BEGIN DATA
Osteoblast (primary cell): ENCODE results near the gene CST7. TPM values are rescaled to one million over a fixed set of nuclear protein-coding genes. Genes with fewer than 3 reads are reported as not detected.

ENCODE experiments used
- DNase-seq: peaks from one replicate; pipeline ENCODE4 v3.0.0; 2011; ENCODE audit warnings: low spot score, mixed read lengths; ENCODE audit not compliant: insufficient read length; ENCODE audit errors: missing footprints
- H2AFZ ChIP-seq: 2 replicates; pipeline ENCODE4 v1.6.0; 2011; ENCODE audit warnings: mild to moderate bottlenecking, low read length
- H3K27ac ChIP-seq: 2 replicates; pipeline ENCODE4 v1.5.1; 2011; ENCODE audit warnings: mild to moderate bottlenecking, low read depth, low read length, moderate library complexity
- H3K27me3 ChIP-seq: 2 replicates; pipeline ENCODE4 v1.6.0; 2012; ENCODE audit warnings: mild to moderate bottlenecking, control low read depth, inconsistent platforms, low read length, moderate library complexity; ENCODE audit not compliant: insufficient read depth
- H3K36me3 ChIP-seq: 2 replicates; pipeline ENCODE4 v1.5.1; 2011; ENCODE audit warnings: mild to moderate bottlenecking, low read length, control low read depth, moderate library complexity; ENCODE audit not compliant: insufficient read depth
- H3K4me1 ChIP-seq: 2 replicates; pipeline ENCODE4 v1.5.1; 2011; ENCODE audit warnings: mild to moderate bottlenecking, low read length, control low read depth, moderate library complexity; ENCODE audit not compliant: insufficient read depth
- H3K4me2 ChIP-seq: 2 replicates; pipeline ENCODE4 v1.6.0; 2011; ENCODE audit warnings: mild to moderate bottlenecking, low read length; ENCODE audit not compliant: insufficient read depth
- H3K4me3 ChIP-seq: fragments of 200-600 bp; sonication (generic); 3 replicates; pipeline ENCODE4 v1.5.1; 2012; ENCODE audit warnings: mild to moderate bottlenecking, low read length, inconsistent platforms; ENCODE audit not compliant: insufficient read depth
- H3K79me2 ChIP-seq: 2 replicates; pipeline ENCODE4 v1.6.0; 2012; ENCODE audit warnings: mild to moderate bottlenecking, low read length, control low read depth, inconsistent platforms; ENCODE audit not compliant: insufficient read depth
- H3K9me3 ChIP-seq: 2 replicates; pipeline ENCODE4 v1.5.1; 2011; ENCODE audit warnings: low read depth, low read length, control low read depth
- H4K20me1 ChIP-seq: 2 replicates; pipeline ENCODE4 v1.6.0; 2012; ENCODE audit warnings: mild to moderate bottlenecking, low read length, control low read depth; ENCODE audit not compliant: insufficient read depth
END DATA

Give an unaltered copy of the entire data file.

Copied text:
Osteoblast (primary cell): ENCODE results near the gene CST7. TPM values are rescaled to one million over a fixed set of nuclear protein-coding genes. Genes with fewer than 3 reads are reported as not detected.

ENCODE experiments used
- DNase-seq: peaks from one replicate; pipeline ENCODE4 v3.0.0; 2011; ENCODE audit warnings: low spot score, mixed read lengths; ENCODE audit not compliant: insufficient read length; ENCODE audit errors: missing footprints
- H2AFZ ChIP-seq: 2 replicates; pipeline ENCODE4 v1.6.0; 2011; ENCODE audit warnings: mild to moderate bottlenecking, low read length
- H3K27ac ChIP-seq: 2 replicates; pipeline ENCODE4 v1.5.1; 2011; ENCODE audit warnings: mild to moderate bottlenecking, low read depth, low read length, moderate library complexity
- H3K27me3 ChIP-seq: 2 replicates; pipeline ENCODE4 v1.6.0; 2012; ENCODE audit warnings: mild to moderate bottlenecking, control low read depth, inconsistent platforms, low read length, moderate library complexity; ENCODE audit not compliant: insufficient read depth
- H3K36me3 ChIP-seq: 2 replicates; pipeline ENCODE4 v1.5.1; 2011; ENCODE audit warnings: mild to moderate bottlenecking, low read length, control low read depth, moderate library complexity; ENCODE audit not compliant: insufficient read depth
- H3K4me1 ChIP-seq: 2 replicates; pipeline ENCODE4 v1.5.1; 2011; ENCODE audit warnings: mild to moderate bottlenecking, low read length, control low read depth, moderate library complexity; ENCODE audit not compliant: insufficient read depth
- H3K4me2 ChIP-seq: 2 replicates; pipeline ENCODE4 v1.6.0; 2011; ENCODE audit warnings: mild to moderate bottlenecking, low read length; ENCODE audit not compliant: insufficient read depth
- H3K4me3 ChIP-seq: fragments of 200-600 bp; sonication (generic); 3 replicates; pipeline ENCODE4 v1.5.1; 2012; ENCODE audit warnings: mild to moderate bottlenecking, low read length, inconsistent platforms; ENCODE audit not compliant: insufficient read depth
- H3K79me2 ChIP-seq: 2 replicates; pipeline ENCODE4 v1.6.0; 2012; ENCODE audit warnings: mild to moderate bottlenecking, low read length, control low read depth, inconsistent platforms; ENCODE audit not compliant: insufficient read depth
- H3K9me3 ChIP-seq: 2 replicates; pipeline ENCODE4 v1.5.1; 2011; ENCODE audit warnings: low read depth, low read length, control low read depth
- H4K20me1 ChIP-seq: 2 replicates; pipeline ENCODE4 v1.6.0; 2012; ENCODE audit warnings: mild to moderate bottlenecking, low read length, control low read depth; ENCODE audit not compliant: insufficient read depth